Why Bachelorettes Are Better At Picking A Long-Term Partner Than Bachelors, According To A Psychologist

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If you let the numbers speak for themselves, it's pretty obvious that, in terms of creating long-lasting relationships, The Bachelorette has a more successful track record than The Bachelor. Only two of 23 Bachelors are still with their final rose picks, while six of 14 Bachelorettes are still with theirs (that's not including Bachelors Arie Luyendyk Jr. and Jason Mesnick, who both married their runner-ups after later changing their minds. But even so, the statistics are clear). According to psychologist Dr. Goali Saedi Bocci, Ph.D, that's no coincidence: there's a psychological explanation for why Bachelorettes are better at picking a long-term partner.

As Bocci explains, the reasoning hinges upon a number of gendered stereotypes, many of which have been perpetuated by the show itself. "Women are ultimately looking for their husbands. And with men, a lot of the time they end up choosing a girlfriend," she tells Bustle. "This show is based on a lot of traditional principles, and for a lot of these women, it's kind of, 'Here's my chance at finding the guy that I can marry.' Because traditionally, it’s the man who's going to do the asking. With a guy, it’s a little easier to say, 'Oh, I'll meet somebody else.'"

Ultimately, Bocci says, men "kind of have the upper hand" from a conventional perspective, which means that psychologically, "there's more at stake" for the women when choosing a winner. Case in point: in the history of The Bachelor and Bachelorette, a woman has never proposed to a man on the show.

Bocci also says that because of the societal pressure placed on women to have children, Bachelorettes might also think more seriously about not just who feels right in the moment, but who will make the best partner for them when starting a family. "There's also the idea of the biological clock," she continues. "They might be older. They might be thinking about their fertility. And men might just keep trading down for younger and younger [women]. For women, it doesn't work that way."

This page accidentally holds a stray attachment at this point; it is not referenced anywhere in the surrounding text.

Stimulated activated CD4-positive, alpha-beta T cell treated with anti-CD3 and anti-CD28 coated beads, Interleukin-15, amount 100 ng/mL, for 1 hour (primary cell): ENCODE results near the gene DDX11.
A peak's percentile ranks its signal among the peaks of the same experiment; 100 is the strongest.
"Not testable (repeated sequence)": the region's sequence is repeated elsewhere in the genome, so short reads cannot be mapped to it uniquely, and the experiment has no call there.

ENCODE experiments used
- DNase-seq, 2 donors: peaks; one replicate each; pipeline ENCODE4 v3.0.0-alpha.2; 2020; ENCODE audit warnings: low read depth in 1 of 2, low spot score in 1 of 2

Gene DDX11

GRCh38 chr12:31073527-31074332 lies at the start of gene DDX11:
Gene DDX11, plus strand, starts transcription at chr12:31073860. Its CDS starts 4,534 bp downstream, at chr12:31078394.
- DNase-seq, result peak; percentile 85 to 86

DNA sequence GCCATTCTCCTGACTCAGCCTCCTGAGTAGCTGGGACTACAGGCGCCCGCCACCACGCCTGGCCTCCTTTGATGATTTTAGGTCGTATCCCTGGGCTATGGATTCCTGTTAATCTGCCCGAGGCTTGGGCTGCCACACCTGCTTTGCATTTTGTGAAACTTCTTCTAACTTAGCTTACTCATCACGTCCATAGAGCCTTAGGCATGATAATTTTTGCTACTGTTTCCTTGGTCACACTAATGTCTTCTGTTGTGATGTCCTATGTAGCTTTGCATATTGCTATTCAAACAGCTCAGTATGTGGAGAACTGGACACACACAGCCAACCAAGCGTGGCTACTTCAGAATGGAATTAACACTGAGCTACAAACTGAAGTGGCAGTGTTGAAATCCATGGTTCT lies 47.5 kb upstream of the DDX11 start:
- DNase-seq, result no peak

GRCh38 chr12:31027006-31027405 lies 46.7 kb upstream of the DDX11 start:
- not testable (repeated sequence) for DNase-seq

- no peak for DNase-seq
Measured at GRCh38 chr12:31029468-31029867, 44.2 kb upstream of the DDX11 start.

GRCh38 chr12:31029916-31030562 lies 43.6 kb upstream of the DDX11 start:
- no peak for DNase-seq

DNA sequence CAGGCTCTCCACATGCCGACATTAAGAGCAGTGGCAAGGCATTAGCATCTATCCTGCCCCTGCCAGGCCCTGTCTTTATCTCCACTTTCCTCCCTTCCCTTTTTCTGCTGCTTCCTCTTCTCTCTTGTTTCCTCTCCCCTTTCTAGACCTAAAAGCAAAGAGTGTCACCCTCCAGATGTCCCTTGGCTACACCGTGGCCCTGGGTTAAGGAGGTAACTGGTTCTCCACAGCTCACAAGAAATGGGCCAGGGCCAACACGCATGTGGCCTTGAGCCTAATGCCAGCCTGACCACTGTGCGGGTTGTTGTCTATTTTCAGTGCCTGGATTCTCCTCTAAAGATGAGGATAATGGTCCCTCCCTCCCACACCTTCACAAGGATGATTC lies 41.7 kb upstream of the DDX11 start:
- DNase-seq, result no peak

Finally, Bocci says that, at least initially, men tend to be more focused on physical attraction than other qualities, which could lead them to make an ill-informed decision. This is supported by psychological research, which, as reported by Real Simple, suggests "male brains tend to be attracted to things that are analytical (sports scores) and visual (Heidi Klum), while female brains focus more on nonverbal and verbal communication (a stimulating conversation)."

Adds Bocci: "I think women tend to stay focused on the task at hand, while men tend to get distracted, like here's this shiny, pretty thing ... It's stereotypical, but men tend to be more visual. Women tend to be more forgiving on the visual — they think about personality traits and who's going to be a good father to [their] children."

Of course, there are always exceptions; clearly, some Bachelors have found their wives on the show. But with all of that in mind, it makes sense why Bachelorettes have fared so much better than Bachelors: they're biologically wired to do so.

Additional reporting by Dana Getz.